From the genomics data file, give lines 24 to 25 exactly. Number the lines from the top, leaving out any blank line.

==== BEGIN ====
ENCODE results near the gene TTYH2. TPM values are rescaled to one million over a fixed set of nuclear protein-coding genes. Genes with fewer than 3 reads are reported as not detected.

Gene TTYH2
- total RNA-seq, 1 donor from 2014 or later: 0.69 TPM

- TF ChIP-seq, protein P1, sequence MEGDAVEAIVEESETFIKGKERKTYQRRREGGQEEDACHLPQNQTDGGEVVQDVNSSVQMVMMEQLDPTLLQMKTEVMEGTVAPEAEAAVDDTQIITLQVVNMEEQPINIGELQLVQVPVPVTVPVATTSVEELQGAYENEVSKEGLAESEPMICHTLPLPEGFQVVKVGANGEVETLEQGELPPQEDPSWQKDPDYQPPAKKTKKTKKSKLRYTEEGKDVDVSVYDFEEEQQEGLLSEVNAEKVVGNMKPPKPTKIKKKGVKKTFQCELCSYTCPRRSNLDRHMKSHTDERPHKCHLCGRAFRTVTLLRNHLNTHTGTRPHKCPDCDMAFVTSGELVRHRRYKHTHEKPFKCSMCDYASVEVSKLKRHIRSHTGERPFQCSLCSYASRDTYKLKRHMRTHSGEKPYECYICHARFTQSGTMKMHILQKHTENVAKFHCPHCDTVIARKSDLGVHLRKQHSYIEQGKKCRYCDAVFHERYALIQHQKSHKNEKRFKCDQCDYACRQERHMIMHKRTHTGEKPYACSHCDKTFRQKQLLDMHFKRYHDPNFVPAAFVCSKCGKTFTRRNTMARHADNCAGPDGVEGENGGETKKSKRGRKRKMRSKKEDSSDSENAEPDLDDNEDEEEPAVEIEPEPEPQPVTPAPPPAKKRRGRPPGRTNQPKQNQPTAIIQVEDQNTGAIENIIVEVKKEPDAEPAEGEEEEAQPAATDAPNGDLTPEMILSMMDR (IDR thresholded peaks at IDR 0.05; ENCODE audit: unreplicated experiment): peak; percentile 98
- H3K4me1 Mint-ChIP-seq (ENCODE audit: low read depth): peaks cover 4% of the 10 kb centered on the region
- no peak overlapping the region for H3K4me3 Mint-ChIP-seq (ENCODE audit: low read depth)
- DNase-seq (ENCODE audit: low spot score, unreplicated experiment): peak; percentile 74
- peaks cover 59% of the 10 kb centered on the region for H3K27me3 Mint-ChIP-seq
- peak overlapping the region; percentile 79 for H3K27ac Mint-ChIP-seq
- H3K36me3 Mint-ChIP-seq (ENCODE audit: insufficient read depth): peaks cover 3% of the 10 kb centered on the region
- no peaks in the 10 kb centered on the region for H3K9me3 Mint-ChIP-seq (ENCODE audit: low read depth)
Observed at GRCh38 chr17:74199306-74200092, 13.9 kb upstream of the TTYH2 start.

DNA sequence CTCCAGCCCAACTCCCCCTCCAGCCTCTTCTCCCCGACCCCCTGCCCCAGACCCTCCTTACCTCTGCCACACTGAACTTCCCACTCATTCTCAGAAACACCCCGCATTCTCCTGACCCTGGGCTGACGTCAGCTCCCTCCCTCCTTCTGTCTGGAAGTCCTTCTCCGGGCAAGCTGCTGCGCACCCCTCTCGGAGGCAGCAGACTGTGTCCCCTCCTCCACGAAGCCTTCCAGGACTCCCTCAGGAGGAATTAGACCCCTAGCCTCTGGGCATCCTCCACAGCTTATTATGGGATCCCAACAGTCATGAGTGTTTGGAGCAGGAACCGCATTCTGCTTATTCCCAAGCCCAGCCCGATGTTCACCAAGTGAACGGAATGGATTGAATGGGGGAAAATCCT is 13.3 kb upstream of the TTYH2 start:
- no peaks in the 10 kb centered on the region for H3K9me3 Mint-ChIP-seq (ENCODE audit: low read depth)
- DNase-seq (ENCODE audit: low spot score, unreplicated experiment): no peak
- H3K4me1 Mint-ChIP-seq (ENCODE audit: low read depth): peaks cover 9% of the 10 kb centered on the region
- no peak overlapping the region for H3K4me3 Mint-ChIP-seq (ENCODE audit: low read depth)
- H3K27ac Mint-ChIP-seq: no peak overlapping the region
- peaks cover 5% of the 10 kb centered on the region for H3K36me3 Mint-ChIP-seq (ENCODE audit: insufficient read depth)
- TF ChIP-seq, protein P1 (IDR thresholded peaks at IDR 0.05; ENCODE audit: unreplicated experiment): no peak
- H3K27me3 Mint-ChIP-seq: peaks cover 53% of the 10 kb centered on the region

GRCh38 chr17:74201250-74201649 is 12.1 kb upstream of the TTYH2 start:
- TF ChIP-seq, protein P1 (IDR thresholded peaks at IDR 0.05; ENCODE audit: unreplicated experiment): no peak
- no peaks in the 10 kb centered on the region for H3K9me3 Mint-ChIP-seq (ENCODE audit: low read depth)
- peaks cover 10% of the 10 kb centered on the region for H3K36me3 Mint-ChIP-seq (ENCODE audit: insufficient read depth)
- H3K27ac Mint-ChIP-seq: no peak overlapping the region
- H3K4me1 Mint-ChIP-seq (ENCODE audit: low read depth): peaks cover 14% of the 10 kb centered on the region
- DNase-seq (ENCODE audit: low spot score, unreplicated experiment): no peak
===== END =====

- no peaks in the 10 kb centered on the region for H3K9me3 Mint-ChIP-seq (ENCODE audit: low read depth)
- peaks cover 10% of the 10 kb centered on the region for H3K36me3 Mint-ChIP-seq (ENCODE audit: insufficient read depth)